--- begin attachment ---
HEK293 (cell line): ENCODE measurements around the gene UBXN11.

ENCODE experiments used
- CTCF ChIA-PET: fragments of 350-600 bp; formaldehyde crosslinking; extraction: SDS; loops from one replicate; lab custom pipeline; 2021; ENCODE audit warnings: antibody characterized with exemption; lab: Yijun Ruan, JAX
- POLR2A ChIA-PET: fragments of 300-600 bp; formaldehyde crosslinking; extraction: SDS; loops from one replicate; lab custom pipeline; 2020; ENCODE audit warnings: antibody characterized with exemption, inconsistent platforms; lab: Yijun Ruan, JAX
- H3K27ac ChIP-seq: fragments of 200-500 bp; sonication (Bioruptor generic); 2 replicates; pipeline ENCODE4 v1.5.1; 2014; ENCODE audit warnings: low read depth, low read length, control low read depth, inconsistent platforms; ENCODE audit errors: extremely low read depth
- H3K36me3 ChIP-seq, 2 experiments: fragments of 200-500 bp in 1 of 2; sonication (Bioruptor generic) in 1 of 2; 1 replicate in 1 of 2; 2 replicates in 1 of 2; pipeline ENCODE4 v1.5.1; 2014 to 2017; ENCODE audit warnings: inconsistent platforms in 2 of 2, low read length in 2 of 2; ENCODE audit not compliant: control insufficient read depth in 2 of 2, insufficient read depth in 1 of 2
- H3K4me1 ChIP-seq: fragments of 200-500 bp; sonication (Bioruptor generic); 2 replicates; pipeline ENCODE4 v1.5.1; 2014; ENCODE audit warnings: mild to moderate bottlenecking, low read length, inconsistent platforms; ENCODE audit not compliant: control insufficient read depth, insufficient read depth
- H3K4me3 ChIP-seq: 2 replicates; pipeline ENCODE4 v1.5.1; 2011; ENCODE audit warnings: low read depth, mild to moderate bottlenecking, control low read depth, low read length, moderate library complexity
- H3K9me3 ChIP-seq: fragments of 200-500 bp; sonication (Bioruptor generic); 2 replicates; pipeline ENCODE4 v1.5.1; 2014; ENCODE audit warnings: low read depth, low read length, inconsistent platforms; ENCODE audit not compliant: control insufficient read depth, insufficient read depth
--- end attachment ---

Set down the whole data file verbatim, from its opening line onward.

HEK293 (cell line): ENCODE measurements around the gene UBXN11.

ENCODE experiments used
- CTCF ChIA-PET: fragments of 350-600 bp; formaldehyde crosslinking; extraction: SDS; loops from one replicate; lab custom pipeline; 2021; ENCODE audit warnings: antibody characterized with exemption; lab: Yijun Ruan, JAX
- POLR2A ChIA-PET: fragments of 300-600 bp; formaldehyde crosslinking; extraction: SDS; loops from one replicate; lab custom pipeline; 2020; ENCODE audit warnings: antibody characterized with exemption, inconsistent platforms; lab: Yijun Ruan, JAX
- H3K27ac ChIP-seq: fragments of 200-500 bp; sonication (Bioruptor generic); 2 replicates; pipeline ENCODE4 v1.5.1; 2014; ENCODE audit warnings: low read depth, low read length, control low read depth, inconsistent platforms; ENCODE audit errors: extremely low read depth
- H3K36me3 ChIP-seq, 2 experiments: fragments of 200-500 bp in 1 of 2; sonication (Bioruptor generic) in 1 of 2; 1 replicate in 1 of 2; 2 replicates in 1 of 2; pipeline ENCODE4 v1.5.1; 2014 to 2017; ENCODE audit warnings: inconsistent platforms in 2 of 2, low read length in 2 of 2; ENCODE audit not compliant: control insufficient read depth in 2 of 2, insufficient read depth in 1 of 2
- H3K4me1 ChIP-seq: fragments of 200-500 bp; sonication (Bioruptor generic); 2 replicates; pipeline ENCODE4 v1.5.1; 2014; ENCODE audit warnings: mild to moderate bottlenecking, low read length, inconsistent platforms; ENCODE audit not compliant: control insufficient read depth, insufficient read depth
- H3K4me3 ChIP-seq: 2 replicates; pipeline ENCODE4 v1.5.1; 2011; ENCODE audit warnings: low read depth, mild to moderate bottlenecking, control low read depth, low read length, moderate library complexity
- H3K9me3 ChIP-seq: fragments of 200-500 bp; sonication (Bioruptor generic); 2 replicates; pipeline ENCODE4 v1.5.1; 2014; ENCODE audit warnings: low read depth, low read length, inconsistent platforms; ENCODE audit not compliant: control insufficient read depth, insufficient read depth